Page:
To nominate someone for The New Zealand Antarctic Medal, see ‘The New Zealand Antarctic Medal: Nomination guidelines’.
You will need to complete a nomination form.
The New Zealand Antarctic Medal may be awarded to "those New Zealanders and other persons who either individually or as members of a New Zealand programme in the Antarctic region have made an outstanding contribution to exploration, scientific research, conservation, environmental protection, or knowledge of the Antarctic region; or in support of New Zealand’s objectives or operations, or both, in the Antarctic region".
The Medal is not awarded for acts of bravery, for short-term acts of extreme endurance, for long service, or for service in Antarctica generally.
For more information about eligibility, see the Royal Warrant (The New Zealand Antarctic Medal, SR 2006/278) and the associated Regulations (The New Zealand Antarctic Medal Regulations 2006, SR 2006/279) at www.legislation.govt.nz.
See the list of all recipients of The New Zealand Antarctic Medal since 2006.
The most recent awards of the New Zealand Antarctic Medal were to Dr Ian Hawes (science and conservation) and Mr Nigel Watson (heritage preservation).
A holder of The New Zealand Antarctic Medal, who performs further services worthy of another award, may be awarded a Bar to their medal. No bars have been awarded to date.
Awards of The New Zealand Antarctic Medal are usually made as part of the regular New Year or King’s Birthday Honours Lists. Awards may also be made as part of a Special Honours List. The Honours Lists are published by the Honours Unit here on the DPMC website.
The New Zealand Antarctic Medal was instituted as a New Zealand Royal Honour on 1 September 2006.
The New Zealand Antarctic Medal replaced the (British) Polar Medal, which was instituted in 1904 under a British Royal Warrant and awarded to those who had made notable contributions to the exploration and knowledge of Polar Regions and “who, in so doing, have undergone the hazards and rigours imposed by the Polar environment to life and movement, whether by land, sea or air”.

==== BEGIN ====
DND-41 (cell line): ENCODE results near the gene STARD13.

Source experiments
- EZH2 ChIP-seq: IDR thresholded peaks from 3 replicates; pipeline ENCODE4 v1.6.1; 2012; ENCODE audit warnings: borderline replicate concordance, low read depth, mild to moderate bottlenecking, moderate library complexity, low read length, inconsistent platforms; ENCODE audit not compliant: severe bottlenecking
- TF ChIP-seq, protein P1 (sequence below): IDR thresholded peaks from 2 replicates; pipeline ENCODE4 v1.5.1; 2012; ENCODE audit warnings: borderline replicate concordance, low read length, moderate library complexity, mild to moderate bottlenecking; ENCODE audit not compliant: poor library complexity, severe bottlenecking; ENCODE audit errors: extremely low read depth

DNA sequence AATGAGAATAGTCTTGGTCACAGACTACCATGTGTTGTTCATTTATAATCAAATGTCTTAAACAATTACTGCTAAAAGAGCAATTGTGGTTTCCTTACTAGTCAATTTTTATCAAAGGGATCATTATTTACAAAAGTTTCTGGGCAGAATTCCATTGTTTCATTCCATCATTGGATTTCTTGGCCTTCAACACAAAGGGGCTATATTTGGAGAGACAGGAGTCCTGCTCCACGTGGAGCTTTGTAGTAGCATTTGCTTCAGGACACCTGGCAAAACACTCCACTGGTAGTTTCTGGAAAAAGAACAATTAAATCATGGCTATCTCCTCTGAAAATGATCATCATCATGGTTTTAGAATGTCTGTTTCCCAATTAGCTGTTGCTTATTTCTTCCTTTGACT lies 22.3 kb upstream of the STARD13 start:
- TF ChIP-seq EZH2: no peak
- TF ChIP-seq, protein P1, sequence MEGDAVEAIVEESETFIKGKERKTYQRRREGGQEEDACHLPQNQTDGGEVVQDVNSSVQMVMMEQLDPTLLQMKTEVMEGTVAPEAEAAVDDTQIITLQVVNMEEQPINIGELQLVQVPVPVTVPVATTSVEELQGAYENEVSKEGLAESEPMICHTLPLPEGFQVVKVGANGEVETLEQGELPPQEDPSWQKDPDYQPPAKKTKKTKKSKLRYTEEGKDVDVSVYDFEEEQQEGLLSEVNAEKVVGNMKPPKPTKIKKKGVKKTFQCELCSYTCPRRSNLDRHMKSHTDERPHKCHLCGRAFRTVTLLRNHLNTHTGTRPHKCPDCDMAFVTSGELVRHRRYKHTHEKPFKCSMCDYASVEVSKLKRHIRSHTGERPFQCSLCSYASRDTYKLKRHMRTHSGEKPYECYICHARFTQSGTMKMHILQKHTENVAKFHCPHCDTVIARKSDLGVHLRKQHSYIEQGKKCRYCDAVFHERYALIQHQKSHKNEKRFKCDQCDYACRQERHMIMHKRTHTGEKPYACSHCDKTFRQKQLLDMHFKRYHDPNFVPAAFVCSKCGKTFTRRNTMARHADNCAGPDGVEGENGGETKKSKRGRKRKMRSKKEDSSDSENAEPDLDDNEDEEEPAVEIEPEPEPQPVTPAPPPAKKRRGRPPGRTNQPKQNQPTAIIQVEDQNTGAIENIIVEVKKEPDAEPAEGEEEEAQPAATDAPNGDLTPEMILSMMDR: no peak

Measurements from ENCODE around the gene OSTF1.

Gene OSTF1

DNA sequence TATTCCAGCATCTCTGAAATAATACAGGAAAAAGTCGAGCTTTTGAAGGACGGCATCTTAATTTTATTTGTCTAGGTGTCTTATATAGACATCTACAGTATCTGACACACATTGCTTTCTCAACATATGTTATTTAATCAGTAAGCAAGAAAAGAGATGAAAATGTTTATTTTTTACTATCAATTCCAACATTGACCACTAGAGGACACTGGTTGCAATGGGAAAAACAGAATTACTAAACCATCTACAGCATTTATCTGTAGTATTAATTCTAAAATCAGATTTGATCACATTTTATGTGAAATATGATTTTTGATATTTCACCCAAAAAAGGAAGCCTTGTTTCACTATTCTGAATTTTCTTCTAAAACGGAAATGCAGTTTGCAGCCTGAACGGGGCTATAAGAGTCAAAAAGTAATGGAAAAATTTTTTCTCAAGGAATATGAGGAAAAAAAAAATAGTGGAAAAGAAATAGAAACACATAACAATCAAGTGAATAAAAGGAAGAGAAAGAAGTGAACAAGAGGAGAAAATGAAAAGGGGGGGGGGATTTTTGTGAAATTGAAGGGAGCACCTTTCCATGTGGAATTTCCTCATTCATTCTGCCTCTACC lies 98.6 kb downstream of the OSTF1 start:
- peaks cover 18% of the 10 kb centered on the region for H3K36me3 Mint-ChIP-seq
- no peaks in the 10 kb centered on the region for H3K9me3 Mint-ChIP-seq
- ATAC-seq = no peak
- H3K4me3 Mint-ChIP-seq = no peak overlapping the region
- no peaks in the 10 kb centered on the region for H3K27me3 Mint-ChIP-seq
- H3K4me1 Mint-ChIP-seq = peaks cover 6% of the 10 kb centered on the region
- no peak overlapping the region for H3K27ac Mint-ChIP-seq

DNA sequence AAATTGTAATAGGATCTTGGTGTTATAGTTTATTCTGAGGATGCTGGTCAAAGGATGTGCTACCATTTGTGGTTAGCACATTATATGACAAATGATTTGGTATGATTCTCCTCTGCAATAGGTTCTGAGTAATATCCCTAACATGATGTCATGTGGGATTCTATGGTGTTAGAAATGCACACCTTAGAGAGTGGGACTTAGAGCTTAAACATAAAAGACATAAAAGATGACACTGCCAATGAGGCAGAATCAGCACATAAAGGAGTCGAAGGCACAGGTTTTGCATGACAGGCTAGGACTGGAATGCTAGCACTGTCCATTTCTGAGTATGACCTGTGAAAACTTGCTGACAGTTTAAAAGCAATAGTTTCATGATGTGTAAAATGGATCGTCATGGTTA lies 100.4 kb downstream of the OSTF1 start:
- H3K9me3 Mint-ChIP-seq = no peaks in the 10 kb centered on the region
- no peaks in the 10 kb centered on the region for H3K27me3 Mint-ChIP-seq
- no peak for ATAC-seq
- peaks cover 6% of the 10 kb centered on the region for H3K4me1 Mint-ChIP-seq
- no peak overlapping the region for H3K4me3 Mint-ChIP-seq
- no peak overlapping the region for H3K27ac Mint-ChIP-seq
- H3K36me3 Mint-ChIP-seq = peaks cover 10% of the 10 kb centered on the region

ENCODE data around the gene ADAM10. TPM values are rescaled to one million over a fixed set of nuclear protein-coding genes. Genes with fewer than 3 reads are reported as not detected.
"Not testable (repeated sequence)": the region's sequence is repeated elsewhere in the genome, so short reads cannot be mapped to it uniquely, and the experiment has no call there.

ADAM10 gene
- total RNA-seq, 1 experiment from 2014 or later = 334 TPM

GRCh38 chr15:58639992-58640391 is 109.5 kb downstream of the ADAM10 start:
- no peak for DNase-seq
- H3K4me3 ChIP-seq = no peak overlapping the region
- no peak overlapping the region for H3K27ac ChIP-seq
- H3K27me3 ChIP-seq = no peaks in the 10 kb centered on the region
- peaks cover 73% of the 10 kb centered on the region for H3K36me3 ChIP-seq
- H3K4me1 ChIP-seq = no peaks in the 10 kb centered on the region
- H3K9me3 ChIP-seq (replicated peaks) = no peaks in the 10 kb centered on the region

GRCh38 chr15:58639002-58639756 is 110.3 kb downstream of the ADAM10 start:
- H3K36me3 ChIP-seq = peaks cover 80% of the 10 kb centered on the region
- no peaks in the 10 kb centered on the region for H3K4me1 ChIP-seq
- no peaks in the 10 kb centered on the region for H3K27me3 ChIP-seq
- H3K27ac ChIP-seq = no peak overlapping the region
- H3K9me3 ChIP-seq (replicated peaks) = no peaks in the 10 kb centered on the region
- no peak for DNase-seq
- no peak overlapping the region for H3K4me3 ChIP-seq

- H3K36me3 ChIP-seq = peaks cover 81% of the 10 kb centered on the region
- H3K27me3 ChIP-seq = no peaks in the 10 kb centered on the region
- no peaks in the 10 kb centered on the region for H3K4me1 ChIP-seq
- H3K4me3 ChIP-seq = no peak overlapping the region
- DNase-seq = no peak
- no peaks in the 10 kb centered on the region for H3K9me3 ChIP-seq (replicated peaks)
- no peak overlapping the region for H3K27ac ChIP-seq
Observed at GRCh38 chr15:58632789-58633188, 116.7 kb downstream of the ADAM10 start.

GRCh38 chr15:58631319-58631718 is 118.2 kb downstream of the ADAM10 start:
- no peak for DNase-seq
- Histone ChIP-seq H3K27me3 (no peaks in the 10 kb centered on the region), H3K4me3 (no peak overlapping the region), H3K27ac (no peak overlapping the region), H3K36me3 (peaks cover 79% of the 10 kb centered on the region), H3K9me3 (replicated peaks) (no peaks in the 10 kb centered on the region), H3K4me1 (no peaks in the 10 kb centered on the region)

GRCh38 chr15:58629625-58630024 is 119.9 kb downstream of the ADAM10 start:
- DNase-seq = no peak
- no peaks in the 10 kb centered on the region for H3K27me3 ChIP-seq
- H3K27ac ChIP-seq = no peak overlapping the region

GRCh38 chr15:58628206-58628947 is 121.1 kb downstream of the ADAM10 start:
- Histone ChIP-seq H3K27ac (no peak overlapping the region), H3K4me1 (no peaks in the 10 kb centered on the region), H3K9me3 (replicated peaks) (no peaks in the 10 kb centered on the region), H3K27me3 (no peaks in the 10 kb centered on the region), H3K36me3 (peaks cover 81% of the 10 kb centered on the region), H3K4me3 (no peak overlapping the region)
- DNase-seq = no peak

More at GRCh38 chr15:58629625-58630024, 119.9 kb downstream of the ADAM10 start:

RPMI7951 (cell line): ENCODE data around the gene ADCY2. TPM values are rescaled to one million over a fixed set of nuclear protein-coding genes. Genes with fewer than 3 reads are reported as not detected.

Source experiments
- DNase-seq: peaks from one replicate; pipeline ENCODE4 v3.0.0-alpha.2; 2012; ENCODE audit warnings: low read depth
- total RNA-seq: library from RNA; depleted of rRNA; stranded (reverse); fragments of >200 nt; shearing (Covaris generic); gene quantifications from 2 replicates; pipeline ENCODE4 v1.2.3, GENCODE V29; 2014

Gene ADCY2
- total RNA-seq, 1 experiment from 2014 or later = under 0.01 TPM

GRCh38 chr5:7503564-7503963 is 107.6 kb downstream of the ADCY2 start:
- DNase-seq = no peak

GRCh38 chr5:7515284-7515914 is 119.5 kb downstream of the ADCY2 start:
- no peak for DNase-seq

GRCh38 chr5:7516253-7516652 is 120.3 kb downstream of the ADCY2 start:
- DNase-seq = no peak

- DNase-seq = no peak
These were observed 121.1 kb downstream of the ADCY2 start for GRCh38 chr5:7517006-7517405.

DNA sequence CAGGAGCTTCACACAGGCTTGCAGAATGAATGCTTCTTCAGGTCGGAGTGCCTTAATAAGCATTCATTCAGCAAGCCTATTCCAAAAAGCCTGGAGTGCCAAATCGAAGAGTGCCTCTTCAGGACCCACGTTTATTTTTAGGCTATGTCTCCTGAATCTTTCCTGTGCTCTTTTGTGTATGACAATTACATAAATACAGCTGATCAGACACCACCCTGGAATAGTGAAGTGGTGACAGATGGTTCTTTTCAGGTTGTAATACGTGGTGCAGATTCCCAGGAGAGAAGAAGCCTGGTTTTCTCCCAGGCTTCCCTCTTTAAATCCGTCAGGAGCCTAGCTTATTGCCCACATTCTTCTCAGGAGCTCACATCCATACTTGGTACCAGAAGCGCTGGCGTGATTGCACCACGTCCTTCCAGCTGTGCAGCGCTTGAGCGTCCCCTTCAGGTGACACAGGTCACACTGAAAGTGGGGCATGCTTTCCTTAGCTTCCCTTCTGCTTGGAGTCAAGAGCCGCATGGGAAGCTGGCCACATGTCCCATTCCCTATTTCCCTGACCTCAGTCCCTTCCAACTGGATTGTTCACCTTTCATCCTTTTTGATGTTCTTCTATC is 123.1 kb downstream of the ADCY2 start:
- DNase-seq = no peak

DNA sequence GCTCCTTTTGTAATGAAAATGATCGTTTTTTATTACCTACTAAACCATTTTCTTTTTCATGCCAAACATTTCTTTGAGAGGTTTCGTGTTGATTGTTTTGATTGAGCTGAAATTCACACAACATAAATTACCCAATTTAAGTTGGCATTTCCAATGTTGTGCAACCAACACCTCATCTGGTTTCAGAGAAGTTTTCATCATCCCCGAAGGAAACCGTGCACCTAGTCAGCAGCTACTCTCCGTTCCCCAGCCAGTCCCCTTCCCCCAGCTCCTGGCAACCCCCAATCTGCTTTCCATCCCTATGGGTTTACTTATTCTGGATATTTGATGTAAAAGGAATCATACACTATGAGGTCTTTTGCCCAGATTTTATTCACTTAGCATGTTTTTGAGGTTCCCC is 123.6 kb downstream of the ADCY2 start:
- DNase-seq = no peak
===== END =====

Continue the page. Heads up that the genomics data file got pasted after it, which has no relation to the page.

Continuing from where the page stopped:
The place of the Polar Medal was considered in the comprehensive 1995 review of the New Zealand Royal Honours system. The Prime Minister’s Honours Advisory Committee recommended that the Polar Medal should be retained and constituted under a New Zealand Royal Warrant, and consideration should be given to renaming the award “The Antarctic Medal” to reflect the fact that it is in relation to Antarctica that New Zealand’s endeavours and achievements have been made. The committee noted that “New Zealand has had a long and close association with every aspect of Antarctic exploration and research. Although the emphasis has changed from the heroism of exploration to scientific research and protection of its fauna and flora, Antarctica is still a place of special challenge.”
Following consultation with interested groups, The New Zealand Antarctic Medal was formally instituted by Queen Elizabeth II on 1 September 2006.
The New Zealand Antarctic Medal ranks as a sixth-level award and takes precedence immediately following the Queen’s Service Medal in the order of wear.
The obverse (front) design bears the effigy of Queen Elizabeth II by Ian Rank-Broadley (of the United Kingdom), which is the same effigy used on the New Zealand Gallantry and Bravery Awards. The obverse also bears the inscription Elizabeth II Queen of New Zealand.
The reverse (back) design shows a group of four Emperor Penguins on an Antarctic landscape with Mt Erebus in the background.
The recipient’s full name, and the date of award (the date of announcement), are engraved on the rim of the medal.
The New Zealand Antarctic Medal was designed by the New Zealand Herald of Arms.
A lapel badge, which is designed for everyday wear, is issued to living recipients.
The New Zealand Antarctic Medal is currently manufactured by Eng Leong Medallic Industries Pte Ltd (of Singapore). This company also makes many of the campaign and special service medals for the New Zealand Defence Force, as well as The New Zealand Distinguished Service Decoration.
Information for recipients
As soon as your award is announced, you can start using your post-nominals. The Honours Unit will mail you a lapel badge for everyday wear. You will also be given the option of purchasing a miniature of the medal.
You will receive your full-size medal at an investiture, which is usually held several months after the award is announced.
At the investiture, you will also receive a certificate signed by The King and the Governor-General.
Recipients may use the letters (post-nominals) “NZAM” after their name.